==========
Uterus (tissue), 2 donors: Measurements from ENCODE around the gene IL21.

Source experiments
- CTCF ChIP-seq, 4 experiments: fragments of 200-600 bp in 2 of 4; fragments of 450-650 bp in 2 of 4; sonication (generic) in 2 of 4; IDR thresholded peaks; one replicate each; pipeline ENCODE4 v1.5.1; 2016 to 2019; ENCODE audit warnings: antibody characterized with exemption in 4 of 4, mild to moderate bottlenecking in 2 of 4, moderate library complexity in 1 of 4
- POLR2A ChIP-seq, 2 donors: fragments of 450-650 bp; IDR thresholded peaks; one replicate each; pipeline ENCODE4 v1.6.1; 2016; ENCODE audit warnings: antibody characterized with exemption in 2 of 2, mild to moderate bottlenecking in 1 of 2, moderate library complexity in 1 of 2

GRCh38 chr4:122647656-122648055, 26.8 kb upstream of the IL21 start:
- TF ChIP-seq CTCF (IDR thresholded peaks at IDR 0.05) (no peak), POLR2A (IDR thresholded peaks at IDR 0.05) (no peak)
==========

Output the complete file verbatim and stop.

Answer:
Uterus (tissue), 2 donors: Measurements from ENCODE around the gene IL21.

Source experiments
- CTCF ChIP-seq, 4 experiments: fragments of 200-600 bp in 2 of 4; fragments of 450-650 bp in 2 of 4; sonication (generic) in 2 of 4; IDR thresholded peaks; one replicate each; pipeline ENCODE4 v1.5.1; 2016 to 2019; ENCODE audit warnings: antibody characterized with exemption in 4 of 4, mild to moderate bottlenecking in 2 of 4, moderate library complexity in 1 of 4
- POLR2A ChIP-seq, 2 donors: fragments of 450-650 bp; IDR thresholded peaks; one replicate each; pipeline ENCODE4 v1.6.1; 2016; ENCODE audit warnings: antibody characterized with exemption in 2 of 2, mild to moderate bottlenecking in 1 of 2, moderate library complexity in 1 of 2

GRCh38 chr4:122647656-122648055, 26.8 kb upstream of the IL21 start:
- TF ChIP-seq CTCF (IDR thresholded peaks at IDR 0.05) (no peak), POLR2A (IDR thresholded peaks at IDR 0.05) (no peak)